Report forthcoming


During the COVID-19 pandemic, frontline and public facing workers (e.g., teachers, delivery workers, transportation workers, nurses) may suffer a reduced perception of safety at work (e.g., stress, anxiety, time pressures, heavier workloads, unsafe conditions).

Report forthcoming

Isolation measures and an increase in life stressors due to the COVID-19 pandemic (e.g., financial strains, job loss, school closures) have heightened the risk and worsened the impacts of gender-based violence (GBV). GBV affects BC’s diverse population in different ways, and COVID-19 response measures have affected how GBV is experienced and how people can ask for help. 

Exceptional events, including pandemics like COVID-19, can impact the behaviour and activities of a population, which can facilitate the conditions for some types of crime to increase, while others to decrease. This can impact the sense of safety individuals experience in their communities. Victims of crime can incur a range of physical, mental, emotional, social, and financial injuries.

Report forthcoming
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Income, Employment, the Workforce & Material Well-being

Food security, housing, employment, and workplace safety are critical social and economic factors that strongly influence and determine our health and well-being. We are monitoring how COVID-19 response measures for businesses such as closures, limiting hours of operation, and reducing capacity are impacting the BC economy. We are also looking into how these economic impacts have resulted in reductions or loss in income, which has led to housing and food insecurity for individuals and families. 

The economy (including increases in unemployment), and food systems, have been impacted by the COVID-19 pandemic and response measures, which has led to a rise in food insecurity among individuals and families in BC. The charitable food sector has similarly been affected, resulting in reduced emergency capacity to meet growing needs.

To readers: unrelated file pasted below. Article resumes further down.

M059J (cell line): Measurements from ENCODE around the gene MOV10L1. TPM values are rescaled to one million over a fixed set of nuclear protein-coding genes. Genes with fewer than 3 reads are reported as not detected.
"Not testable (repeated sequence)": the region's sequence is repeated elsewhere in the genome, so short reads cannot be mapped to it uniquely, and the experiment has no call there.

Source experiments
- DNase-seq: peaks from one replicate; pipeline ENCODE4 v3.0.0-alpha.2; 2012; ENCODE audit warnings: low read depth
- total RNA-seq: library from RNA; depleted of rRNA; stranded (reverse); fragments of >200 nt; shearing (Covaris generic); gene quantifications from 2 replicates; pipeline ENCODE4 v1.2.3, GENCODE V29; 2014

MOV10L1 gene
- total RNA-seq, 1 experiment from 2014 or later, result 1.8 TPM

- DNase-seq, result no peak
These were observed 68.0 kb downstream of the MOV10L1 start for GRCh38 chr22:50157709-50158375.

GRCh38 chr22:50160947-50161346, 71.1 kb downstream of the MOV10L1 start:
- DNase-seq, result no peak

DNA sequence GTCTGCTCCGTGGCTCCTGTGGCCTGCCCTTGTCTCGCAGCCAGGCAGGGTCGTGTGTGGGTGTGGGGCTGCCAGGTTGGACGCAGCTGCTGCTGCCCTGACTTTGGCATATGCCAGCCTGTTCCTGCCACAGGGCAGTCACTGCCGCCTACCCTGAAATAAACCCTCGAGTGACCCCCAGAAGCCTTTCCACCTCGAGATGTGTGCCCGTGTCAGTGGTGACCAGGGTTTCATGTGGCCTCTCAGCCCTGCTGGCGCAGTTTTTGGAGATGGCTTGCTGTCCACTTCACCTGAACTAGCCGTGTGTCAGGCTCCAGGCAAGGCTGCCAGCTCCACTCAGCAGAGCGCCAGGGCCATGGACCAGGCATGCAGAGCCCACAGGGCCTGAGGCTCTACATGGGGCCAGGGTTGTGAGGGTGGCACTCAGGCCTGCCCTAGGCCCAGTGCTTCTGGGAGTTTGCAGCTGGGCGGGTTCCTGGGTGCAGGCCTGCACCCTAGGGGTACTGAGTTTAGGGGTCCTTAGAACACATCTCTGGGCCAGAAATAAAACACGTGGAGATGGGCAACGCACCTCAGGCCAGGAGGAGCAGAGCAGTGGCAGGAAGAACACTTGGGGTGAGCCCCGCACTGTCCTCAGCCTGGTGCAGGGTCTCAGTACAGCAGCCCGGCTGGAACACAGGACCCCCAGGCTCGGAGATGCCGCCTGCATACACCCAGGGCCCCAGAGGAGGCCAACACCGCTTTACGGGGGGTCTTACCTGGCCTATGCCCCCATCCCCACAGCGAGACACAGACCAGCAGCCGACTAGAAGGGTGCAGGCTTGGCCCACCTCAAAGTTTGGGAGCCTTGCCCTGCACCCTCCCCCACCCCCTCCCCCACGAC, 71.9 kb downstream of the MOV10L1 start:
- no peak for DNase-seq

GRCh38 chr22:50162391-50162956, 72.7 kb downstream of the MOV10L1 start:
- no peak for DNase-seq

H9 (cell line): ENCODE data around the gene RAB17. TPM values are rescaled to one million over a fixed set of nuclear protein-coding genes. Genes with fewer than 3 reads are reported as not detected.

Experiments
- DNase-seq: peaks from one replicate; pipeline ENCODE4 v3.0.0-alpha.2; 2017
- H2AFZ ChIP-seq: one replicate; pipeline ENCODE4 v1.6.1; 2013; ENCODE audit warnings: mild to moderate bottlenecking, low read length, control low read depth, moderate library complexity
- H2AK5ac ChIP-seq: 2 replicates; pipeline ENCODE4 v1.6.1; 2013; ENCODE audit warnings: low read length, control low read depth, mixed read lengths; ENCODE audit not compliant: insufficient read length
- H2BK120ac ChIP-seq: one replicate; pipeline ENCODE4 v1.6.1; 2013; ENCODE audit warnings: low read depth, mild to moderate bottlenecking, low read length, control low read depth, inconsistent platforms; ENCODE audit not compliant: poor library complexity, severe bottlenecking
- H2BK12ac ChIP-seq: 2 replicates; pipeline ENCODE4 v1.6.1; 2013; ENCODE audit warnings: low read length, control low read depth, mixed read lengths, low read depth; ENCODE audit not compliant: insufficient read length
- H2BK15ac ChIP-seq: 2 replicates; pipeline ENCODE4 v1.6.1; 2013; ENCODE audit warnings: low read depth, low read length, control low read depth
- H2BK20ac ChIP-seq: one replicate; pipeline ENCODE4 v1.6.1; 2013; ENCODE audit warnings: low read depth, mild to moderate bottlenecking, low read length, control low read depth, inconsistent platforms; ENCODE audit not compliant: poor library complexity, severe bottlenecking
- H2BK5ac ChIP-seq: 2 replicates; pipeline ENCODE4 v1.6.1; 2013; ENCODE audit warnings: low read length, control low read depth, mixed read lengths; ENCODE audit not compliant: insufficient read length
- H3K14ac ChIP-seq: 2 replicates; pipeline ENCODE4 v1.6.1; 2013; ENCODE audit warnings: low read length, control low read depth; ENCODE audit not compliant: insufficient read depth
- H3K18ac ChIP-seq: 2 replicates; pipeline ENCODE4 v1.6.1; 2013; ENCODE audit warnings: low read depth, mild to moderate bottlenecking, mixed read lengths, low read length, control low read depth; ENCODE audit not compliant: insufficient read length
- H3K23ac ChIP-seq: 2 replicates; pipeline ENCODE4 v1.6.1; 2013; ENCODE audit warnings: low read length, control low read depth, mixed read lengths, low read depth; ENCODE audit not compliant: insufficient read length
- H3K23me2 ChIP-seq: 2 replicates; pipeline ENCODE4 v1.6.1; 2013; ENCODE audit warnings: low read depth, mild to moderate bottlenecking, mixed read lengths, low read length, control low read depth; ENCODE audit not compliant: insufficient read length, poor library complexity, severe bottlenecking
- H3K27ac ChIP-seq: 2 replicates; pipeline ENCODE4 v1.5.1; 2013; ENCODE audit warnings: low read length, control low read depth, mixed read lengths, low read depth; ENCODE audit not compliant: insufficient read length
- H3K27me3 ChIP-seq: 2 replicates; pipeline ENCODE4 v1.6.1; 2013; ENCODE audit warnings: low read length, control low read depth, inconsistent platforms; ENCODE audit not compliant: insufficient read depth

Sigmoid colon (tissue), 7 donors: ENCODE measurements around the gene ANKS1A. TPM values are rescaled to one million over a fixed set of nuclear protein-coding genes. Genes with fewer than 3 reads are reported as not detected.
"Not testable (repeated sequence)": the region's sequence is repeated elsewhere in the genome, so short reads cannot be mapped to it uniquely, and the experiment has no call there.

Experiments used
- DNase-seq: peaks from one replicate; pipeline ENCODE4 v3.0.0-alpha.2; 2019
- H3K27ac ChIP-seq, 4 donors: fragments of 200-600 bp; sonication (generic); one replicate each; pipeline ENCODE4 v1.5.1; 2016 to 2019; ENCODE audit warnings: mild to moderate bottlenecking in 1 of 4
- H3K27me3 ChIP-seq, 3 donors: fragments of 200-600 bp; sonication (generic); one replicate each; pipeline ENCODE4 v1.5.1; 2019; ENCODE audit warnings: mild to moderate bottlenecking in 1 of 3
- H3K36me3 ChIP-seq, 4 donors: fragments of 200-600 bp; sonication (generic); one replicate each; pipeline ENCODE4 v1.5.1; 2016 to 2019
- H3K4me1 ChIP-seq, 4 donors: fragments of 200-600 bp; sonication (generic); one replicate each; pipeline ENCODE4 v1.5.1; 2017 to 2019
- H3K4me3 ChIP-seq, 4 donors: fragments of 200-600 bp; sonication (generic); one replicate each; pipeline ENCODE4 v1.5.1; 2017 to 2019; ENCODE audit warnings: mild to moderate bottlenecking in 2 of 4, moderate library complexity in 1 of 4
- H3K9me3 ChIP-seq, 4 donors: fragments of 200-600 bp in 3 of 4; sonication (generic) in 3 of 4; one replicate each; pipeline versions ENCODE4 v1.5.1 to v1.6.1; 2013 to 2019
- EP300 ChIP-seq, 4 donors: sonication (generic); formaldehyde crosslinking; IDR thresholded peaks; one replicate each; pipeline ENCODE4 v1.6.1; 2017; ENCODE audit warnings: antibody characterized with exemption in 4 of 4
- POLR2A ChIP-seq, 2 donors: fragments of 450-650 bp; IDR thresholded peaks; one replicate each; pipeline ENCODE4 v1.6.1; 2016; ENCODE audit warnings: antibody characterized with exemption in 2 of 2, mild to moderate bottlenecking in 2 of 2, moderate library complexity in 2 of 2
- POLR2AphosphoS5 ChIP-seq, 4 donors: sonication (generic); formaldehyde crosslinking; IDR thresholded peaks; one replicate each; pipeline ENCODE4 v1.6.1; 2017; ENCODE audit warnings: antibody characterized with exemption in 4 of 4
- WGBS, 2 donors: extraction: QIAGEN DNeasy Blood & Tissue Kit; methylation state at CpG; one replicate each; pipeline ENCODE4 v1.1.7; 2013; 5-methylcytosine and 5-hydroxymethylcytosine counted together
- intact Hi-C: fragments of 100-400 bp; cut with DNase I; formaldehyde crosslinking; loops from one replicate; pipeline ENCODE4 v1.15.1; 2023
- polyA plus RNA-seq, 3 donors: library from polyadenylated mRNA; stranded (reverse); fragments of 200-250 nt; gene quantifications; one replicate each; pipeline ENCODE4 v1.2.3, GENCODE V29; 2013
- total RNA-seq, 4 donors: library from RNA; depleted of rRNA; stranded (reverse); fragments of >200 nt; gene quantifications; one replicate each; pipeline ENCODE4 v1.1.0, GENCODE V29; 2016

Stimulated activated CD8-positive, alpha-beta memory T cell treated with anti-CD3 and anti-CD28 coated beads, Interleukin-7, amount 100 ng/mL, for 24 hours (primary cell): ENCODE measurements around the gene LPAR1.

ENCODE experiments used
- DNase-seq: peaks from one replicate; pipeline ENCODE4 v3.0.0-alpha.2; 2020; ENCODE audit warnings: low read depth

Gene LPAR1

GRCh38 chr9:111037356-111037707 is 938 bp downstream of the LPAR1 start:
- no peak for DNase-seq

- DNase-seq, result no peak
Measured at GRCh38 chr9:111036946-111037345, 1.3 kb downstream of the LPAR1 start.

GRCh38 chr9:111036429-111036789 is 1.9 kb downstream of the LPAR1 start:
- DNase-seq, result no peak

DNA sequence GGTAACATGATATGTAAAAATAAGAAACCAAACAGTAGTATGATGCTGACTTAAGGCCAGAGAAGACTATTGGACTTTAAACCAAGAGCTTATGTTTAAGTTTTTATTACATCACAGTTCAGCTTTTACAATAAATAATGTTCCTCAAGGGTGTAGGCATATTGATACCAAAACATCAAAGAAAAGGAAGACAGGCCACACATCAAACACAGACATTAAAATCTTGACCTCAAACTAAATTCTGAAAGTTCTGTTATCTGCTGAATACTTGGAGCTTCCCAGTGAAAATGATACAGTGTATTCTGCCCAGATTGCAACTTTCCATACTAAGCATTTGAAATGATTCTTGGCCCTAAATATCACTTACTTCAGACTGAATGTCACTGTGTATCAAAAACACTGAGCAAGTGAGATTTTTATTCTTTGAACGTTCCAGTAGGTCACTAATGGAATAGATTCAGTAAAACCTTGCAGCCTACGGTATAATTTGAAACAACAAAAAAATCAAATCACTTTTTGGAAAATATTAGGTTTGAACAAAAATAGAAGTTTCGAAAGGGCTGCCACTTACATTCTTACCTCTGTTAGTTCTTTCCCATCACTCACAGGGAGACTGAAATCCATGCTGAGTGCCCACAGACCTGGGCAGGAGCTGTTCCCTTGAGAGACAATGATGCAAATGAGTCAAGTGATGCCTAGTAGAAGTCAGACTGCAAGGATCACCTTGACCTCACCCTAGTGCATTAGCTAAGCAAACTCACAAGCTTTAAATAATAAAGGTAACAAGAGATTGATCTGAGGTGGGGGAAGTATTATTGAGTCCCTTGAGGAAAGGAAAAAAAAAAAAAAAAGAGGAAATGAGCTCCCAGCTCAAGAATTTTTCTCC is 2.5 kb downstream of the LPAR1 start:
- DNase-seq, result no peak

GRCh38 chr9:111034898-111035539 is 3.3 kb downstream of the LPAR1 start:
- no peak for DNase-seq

Refer to the Indigenous Health and Wellness page for a report that explores how the COVID-19 pandemic and public health response measures to prevent transmission of the virus both illuminated and worsened pre-existing inequities in terms of food security for Métis people in BC. 

Since the start of the COVID-19 pandemic, government response measures as well as personal and employment safety protocols were introduced in workplaces to prevent COVID-19 infections and transmission (e.g., hand hygiene, surface cleaning, personal protective equipment (PPE), plexiglass barriers, sick leave policies). These infection prevention and control efforts can improve workplace health and safety. 

Report forthcoming


The social and economic impacts from COVID-19 response measures can cause short and long-term repercussions on housing security for many—from individuals who rent or have a mortgage to individuals who are precariously housed or unsheltered. Measures to prevent exposure and transmission of COVID-19 can also disproportionately impact vulnerable populations (e.g., capacity challenges for social and supportive housing providers, increased occupancy in encampments). 

Report forthcoming

BC’s unemployment rate increased during the COVID-19 pandemic in part due to the temporary closure of non-essential services and restrictions on other industries (e.g., restaurants, travel). Many businesses have struggled to make enough revenue since the pandemic, causing some businesses to close temporarily, while others closed permanently. Unemployment and underemployment can harm physical and mental health.

Unemployment and underemployment - posted March 17, 2022
COVID-19 and related response measures have exacerbated traditional working conditions that affect stress, chronic stress, and/or burnout among employees. Workers’ fear of catching COVID-19 at work, of not being paid if one must take time off work to self-isolate, and the fear of returning to work after a workplace outbreak, has compounded these issues. 

Report forthcoming
Income is a key social determinant of health. Income can determine living conditions, as well as influence lifestyle and health-related behaviours (e.g., healthy eating, physical activity, substance use). While government financial aid may have offset the employment income losses for some during the COVID-19 pandemic, the wider impact of income loss will still need to be measured and understood. 

Report forthcoming